The matter of Michael Vick and his return to the NFL cannot be escaped–especially when you live in Philadelphia Eagle territory. Seems the media cannot get enough of him: Can he be forgiven? Is he truly sorry? Has he paid his debt? Should he get a second chance?
I care little about these matters but would like to make two observations.
1. On apologies (again). I’ve written here numerous times regarding the good and the bad about the art of apology and what one reveals about the person making said apology (use the search engine above to find them). But let me highlight one thing about Vick’s recent comments regarding his awakening to the evils of dogfighting. The following appeared in a recent USA Today,
During his interview with Brown, Vick summed up why many sports figures lie through their teeth when caught red-handed in personal or criminal scandals. They’re — what else? — terrified of losing their multimillion-dollar salaries and endorsements. “I was scared. I knew my career was in jeopardy. I knew I had an endorsement with Nike — and I knew it was going to be a big letdown. I felt the guilt and I knew I was guilty, and I knew what I had done. And, not knowing at the time that, you know, actually telling the truth may have been better than, you know, not being honest. And it backfired on me.”
Notice his answer reflects the same root problem that got him into the problem behavior–SELF. His reason for truth telling is because it would have been better for him. “What is best for me” thinking is one of humanity’s main problems.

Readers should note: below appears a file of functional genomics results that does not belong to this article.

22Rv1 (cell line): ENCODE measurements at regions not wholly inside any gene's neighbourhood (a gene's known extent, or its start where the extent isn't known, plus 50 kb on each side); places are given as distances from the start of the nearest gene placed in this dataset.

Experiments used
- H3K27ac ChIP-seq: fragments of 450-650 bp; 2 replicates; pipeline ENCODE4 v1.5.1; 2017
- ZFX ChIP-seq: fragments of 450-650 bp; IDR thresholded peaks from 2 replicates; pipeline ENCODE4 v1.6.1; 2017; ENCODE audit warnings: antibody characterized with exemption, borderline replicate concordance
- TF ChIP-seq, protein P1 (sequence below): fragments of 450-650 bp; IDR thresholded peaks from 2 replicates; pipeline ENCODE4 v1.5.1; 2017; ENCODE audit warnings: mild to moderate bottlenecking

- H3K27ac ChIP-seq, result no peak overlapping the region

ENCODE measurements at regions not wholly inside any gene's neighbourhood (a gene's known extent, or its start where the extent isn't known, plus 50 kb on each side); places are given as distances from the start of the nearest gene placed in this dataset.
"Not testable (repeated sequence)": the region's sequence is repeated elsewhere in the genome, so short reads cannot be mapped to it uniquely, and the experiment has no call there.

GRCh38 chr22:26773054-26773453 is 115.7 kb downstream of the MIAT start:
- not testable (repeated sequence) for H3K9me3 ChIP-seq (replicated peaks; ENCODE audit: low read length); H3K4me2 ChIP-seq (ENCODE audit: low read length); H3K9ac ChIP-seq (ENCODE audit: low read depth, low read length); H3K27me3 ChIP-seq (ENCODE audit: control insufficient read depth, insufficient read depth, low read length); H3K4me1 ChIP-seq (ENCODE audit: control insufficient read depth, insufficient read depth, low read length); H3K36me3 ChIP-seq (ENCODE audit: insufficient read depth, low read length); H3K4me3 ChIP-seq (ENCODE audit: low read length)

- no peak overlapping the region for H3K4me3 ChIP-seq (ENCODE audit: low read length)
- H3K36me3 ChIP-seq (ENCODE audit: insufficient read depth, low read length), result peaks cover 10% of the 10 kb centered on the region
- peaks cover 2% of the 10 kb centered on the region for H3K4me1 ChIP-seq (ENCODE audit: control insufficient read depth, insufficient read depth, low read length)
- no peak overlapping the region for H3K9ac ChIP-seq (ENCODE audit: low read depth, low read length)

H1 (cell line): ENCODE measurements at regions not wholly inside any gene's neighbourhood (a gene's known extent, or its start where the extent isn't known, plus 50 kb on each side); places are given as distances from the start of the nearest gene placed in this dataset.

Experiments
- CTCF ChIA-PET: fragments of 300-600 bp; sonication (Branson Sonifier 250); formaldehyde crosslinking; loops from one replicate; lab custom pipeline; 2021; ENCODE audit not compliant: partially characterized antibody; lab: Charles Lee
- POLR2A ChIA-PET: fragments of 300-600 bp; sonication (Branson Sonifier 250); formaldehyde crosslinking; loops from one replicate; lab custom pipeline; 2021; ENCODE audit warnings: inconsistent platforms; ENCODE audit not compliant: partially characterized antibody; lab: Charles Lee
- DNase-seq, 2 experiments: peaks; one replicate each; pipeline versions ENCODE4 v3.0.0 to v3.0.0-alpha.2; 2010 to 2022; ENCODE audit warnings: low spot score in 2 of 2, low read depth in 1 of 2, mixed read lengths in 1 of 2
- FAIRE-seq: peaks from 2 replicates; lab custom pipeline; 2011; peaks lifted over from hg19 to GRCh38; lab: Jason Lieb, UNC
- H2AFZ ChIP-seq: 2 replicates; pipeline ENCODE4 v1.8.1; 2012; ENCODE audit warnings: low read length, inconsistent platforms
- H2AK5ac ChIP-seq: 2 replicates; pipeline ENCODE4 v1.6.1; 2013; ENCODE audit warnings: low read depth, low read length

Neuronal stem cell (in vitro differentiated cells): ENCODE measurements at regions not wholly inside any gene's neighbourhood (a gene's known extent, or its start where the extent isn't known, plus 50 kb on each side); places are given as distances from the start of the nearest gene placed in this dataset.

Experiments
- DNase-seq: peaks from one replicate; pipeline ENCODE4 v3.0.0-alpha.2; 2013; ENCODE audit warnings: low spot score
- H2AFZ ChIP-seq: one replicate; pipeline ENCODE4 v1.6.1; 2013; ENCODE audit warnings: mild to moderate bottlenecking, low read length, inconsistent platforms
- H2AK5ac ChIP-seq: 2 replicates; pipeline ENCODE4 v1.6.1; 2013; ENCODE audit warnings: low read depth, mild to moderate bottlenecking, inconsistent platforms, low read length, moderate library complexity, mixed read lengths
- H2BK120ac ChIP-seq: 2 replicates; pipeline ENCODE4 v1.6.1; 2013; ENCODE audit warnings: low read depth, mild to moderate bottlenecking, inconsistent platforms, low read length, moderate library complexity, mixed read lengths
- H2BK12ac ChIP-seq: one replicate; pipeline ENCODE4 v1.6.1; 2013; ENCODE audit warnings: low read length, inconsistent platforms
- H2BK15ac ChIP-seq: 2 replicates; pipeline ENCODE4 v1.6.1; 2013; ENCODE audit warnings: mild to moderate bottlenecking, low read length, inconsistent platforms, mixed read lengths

2. Moral Outrage. Is anyone else surprised at the level of public outrage about Vick? He is not an elected official charged with leading us? He is not anything but a professional football player. Why is there so much outrage about the evils of dogfighting and so little outrage for other evils (abortion, porn use, child abuse, poverty, obesity, etc.)? Here I think NT Wright is instructive. In his book, Evil and the Justice of God(IVP, 2006), Wright suggests that most of the western world (a) ignores evil unless it hits us personally, (b) is surprised when it does, and (c) responds in “immature and dangerous ways as a result.” (p. 24). To point c he says,
Having decreed that almost all sexual activity is good and right and commendable, we are all the more shrill about the one remaining taboo, pedophilia. It’s as though all the moral indignation which ought to be spread more evenly and thoughtfully across many spheres of activity has all been funneled on to this one crime.” (p. 27)
Well, maybe we should add animal cruelty to the list of greatest evils.
He goes on to remind us,
Lashing out at something you simply know by intuition is wrong may be better than tolerating it. But it is hardly the way to build a stable moral society.” (p. 27)